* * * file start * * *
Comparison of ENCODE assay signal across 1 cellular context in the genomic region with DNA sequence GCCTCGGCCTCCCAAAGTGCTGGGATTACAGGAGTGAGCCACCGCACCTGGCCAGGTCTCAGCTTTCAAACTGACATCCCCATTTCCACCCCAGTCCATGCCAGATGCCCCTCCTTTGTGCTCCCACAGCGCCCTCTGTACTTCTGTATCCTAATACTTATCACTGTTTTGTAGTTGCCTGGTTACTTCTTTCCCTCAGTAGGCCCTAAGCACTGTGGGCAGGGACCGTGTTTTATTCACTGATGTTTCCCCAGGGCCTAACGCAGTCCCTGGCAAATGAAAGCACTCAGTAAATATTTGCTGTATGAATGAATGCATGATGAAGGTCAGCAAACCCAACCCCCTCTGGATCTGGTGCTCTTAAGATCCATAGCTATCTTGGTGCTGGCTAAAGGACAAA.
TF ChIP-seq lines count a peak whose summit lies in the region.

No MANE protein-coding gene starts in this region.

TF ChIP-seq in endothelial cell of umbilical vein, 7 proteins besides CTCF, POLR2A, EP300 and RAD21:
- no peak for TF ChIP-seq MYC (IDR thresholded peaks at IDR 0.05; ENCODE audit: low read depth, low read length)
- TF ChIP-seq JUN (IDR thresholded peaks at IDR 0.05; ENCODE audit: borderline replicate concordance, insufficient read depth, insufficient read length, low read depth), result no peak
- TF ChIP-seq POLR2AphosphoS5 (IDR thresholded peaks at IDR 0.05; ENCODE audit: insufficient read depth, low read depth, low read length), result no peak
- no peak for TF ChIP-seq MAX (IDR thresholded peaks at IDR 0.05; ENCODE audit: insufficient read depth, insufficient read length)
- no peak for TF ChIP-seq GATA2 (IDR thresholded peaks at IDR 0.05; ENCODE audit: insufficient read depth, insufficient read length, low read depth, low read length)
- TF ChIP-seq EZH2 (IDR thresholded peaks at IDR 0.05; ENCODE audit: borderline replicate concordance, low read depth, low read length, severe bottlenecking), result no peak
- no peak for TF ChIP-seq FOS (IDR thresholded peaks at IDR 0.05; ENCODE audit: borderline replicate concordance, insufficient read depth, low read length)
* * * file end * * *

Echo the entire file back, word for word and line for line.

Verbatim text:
Comparison of ENCODE assay signal across 1 cellular context in the genomic region with DNA sequence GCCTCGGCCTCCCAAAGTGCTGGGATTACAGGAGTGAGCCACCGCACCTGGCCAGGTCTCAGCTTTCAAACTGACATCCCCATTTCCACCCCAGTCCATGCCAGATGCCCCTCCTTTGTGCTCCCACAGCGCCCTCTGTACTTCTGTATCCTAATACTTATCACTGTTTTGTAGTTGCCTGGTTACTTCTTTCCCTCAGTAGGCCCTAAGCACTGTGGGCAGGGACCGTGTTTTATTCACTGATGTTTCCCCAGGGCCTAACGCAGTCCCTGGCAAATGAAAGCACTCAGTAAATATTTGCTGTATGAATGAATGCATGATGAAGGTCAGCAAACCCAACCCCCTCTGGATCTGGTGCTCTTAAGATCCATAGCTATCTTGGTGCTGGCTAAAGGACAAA.
TF ChIP-seq lines count a peak whose summit lies in the region.

No MANE protein-coding gene starts in this region.

TF ChIP-seq in endothelial cell of umbilical vein, 7 proteins besides CTCF, POLR2A, EP300 and RAD21:
- no peak for TF ChIP-seq MYC (IDR thresholded peaks at IDR 0.05; ENCODE audit: low read depth, low read length)
- TF ChIP-seq JUN (IDR thresholded peaks at IDR 0.05; ENCODE audit: borderline replicate concordance, insufficient read depth, insufficient read length, low read depth), result no peak
- TF ChIP-seq POLR2AphosphoS5 (IDR thresholded peaks at IDR 0.05; ENCODE audit: insufficient read depth, low read depth, low read length), result no peak
- no peak for TF ChIP-seq MAX (IDR thresholded peaks at IDR 0.05; ENCODE audit: insufficient read depth, insufficient read length)
- no peak for TF ChIP-seq GATA2 (IDR thresholded peaks at IDR 0.05; ENCODE audit: insufficient read depth, insufficient read length, low read depth, low read length)
- TF ChIP-seq EZH2 (IDR thresholded peaks at IDR 0.05; ENCODE audit: borderline replicate concordance, low read depth, low read length, severe bottlenecking), result no peak
- no peak for TF ChIP-seq FOS (IDR thresholded peaks at IDR 0.05; ENCODE audit: borderline replicate concordance, insufficient read depth, low read length)